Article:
FAA Changes Night Landing Rules At KSFO | Aero-News Network
Aero-News Network
RSS icon RSS feed
podcast icon MP3 podcast
Subscribe Aero-News e-mail Newsletter Subscribe

Airborne Unlimited -- Most Recent Daily Episodes

Episode Date

Airborne-Monday

Airborne-Tuesday

Airborne-Wednesday Airborne-Thursday

Airborne-Friday

Airborne On YouTube

Airborne Unlimited-09.27.21

Airborne-UnManned-09.21.21

Airborne-Unlimited-09.15.21

Airborne-Flight Training-09.23.21

Airborne Unlimited-09.24.21

ANN LIVE Coverage of AEA 2021 Is Archived at www.airborne-live.net

Sat, Aug 19, 2017

FAA Changes Night Landing Rules At KSFO

Move Follows Incident In Which An Air Canada Crew Lined Up To Land On An Active Taxiway

The FAA has issued new rules for night landings and tower staffing at San Francisco International Airport (KSFO) following an incident in which an Air Canada A320 nearly landed on a taxiway where four other airliners were lined up waiting to depart from the airport.

The Seattle Times reports that the new procedures will go into effect when a runway parallel to the incoming flight's designated runway is closed. That was the scenario on July 7 when the Air Canada incident occurred, and officials believe that it might have contributed to the confusion on the part of the crew.

Pilots will no longer be allowed to make visual approaches at night when an adjacent runway is shut down, according to the new rules. Pilots will be required to make an instrument approach to assure they line up on the correct runway.

Control tower staffing will also be beefed up during late-night periods when traffic is heavy. FAA spokesman Ian Gregor said on Thursday that two controllers will be required in the tower during those times. Only one was reportedly working when the Air Canada incident took place.

According to information released by the NTSB, the Air Canada A320 flew down the taxiway nearly a quarter or a mile at altitudes as low as 59 feet before executing a go-around. The circled and landed safely on the second approach.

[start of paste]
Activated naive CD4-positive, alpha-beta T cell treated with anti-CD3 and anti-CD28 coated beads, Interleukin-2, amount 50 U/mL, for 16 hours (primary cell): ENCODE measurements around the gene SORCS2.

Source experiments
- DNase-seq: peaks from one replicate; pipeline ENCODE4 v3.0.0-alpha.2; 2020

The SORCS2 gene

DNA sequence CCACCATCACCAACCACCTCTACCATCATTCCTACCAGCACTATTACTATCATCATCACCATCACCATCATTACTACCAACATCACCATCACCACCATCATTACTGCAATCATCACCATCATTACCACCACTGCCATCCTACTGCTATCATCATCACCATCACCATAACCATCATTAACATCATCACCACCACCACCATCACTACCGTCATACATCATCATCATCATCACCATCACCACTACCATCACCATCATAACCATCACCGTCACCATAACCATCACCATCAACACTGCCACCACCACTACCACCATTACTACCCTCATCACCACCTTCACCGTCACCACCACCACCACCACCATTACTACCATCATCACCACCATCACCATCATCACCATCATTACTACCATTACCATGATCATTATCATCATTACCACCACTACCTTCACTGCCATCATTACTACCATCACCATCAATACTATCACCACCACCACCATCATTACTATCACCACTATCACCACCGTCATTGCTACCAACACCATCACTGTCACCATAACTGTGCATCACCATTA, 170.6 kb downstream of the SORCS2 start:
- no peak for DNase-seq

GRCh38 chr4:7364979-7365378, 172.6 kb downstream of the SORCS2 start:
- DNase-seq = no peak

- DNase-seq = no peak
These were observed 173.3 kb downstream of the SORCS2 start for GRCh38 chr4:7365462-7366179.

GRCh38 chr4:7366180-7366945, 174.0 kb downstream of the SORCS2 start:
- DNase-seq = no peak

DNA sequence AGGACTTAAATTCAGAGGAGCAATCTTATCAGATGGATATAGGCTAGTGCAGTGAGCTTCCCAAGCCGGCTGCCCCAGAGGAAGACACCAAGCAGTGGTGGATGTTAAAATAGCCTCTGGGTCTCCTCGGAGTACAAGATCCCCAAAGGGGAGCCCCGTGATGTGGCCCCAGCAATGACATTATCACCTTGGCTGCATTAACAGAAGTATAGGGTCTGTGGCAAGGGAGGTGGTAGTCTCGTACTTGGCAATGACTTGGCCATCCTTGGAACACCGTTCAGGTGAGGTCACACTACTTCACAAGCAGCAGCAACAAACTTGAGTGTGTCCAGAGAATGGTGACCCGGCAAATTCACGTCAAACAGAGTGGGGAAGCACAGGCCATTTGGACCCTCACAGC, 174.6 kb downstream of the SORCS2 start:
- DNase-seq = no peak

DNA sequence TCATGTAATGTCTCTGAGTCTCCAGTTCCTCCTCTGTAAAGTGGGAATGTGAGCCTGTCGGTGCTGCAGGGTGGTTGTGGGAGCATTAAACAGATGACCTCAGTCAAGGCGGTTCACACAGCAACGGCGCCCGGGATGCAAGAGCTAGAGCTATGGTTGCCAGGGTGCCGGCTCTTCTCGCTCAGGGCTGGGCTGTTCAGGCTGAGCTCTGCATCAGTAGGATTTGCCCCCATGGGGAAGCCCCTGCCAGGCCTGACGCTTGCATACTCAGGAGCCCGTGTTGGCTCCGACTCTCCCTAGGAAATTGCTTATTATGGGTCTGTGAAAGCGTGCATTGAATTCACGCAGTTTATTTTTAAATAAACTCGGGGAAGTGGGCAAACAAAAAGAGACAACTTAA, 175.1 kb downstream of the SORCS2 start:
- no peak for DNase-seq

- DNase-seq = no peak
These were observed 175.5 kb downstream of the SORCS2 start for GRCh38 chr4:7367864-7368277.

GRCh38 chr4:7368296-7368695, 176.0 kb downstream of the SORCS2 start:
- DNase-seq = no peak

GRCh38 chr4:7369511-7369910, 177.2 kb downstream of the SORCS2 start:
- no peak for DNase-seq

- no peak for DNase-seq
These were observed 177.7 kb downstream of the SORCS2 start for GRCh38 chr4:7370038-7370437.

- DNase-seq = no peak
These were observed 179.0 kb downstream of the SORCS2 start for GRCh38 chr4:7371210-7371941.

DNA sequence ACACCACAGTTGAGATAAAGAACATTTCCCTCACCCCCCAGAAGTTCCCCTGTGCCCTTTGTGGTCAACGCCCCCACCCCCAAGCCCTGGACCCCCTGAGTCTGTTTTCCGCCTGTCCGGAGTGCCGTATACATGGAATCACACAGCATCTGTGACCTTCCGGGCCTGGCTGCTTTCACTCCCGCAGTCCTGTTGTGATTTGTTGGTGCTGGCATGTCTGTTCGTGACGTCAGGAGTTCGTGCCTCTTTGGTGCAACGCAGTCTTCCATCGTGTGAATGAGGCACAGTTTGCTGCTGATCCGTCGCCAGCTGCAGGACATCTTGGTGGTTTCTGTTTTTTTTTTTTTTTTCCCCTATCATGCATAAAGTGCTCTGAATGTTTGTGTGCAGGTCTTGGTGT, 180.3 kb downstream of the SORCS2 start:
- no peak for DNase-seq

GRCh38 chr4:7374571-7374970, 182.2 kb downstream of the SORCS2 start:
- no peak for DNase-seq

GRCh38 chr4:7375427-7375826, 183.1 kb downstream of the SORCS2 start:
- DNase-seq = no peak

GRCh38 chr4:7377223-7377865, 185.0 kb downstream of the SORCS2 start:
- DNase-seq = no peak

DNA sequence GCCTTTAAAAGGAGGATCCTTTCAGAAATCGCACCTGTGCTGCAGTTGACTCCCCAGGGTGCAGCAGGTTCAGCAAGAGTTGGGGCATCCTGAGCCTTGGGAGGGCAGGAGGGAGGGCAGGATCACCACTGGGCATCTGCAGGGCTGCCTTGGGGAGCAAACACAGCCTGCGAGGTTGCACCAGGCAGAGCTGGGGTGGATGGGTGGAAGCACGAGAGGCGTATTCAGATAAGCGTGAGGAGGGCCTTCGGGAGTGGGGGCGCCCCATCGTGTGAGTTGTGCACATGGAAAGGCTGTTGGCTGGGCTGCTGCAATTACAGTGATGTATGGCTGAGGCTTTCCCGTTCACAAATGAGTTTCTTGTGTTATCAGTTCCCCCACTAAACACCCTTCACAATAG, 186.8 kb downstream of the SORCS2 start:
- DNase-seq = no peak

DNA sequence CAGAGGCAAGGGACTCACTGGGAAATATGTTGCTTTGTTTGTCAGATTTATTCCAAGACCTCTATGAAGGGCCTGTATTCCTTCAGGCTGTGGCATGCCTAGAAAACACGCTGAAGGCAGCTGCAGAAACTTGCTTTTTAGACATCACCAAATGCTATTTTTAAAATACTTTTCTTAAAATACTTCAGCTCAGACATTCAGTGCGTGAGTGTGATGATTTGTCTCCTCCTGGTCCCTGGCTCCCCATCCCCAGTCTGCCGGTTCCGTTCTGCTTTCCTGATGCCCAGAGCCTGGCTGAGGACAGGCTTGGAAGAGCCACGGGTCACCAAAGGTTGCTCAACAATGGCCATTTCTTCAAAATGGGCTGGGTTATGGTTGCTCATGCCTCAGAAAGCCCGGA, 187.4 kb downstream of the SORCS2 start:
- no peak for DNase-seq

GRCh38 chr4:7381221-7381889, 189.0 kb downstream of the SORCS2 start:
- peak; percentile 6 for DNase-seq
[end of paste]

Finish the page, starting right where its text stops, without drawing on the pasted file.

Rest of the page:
The pilots told investigators with the NTSB that the do not recall seeing the four airplanes sitting on the taxiway where they intended to land, but "something did not look right to them," according to the report.

FMI: www.faa.gov

Advertisement

More News

ANN FAQ (Updated): You Can Sponsor ANN And/Or Aero-TV!

Help ANN Grow So That We Can Be Of Greater Service To You! For nearly 25 years, ANN has set the pace for the growing and evolving aero-info revolution. No other news service has do>[...]

ANN's Daily Aero-Term (09.24.21): Wind Shear Escape

Wind Shear Escape An unplanned abortive maneuver initiated by the pilot in command (PIC) as a result of onboard cockpit systems. Wind shear escapes are characterized by maximum thr>[...]

ANN's Daily Aero-Term (09.25.21): Simultaneous Offset Instrument Approach (SOIA)

Simultaneous Offset Instrument Approach (SOIA) An instrument landing system comprised of an ILS PRM, RNAV PRM or GLS PRM approach to one runway and an offset LDA PRM with glideslop>[...]

Aero-News: Quote of the Day (09.25.21)

"This is an important first step toward a solution to the FAA's misguided interpretation on flight training. The FAA did not heed the [Transportation and Infrastructure] Committee'>[...]

Airborne-Flight Training 09.23.21: RedTail Flt Academy, Whirly-Girls, Pan Am

Also: Legacy Flight Training, New CAP-10C NG, EAA Ultralight/LSA Council, T-45 Loss The RedTail Flight Academy celebrated the opening of its flight academy September 10th at New Yo>[...]

blog comments powered by Disqus



Advertisement

Advertisement

Podcasts

Advertisement

© 2007 - 2021 Web Development & Design by Pauli Systems, LC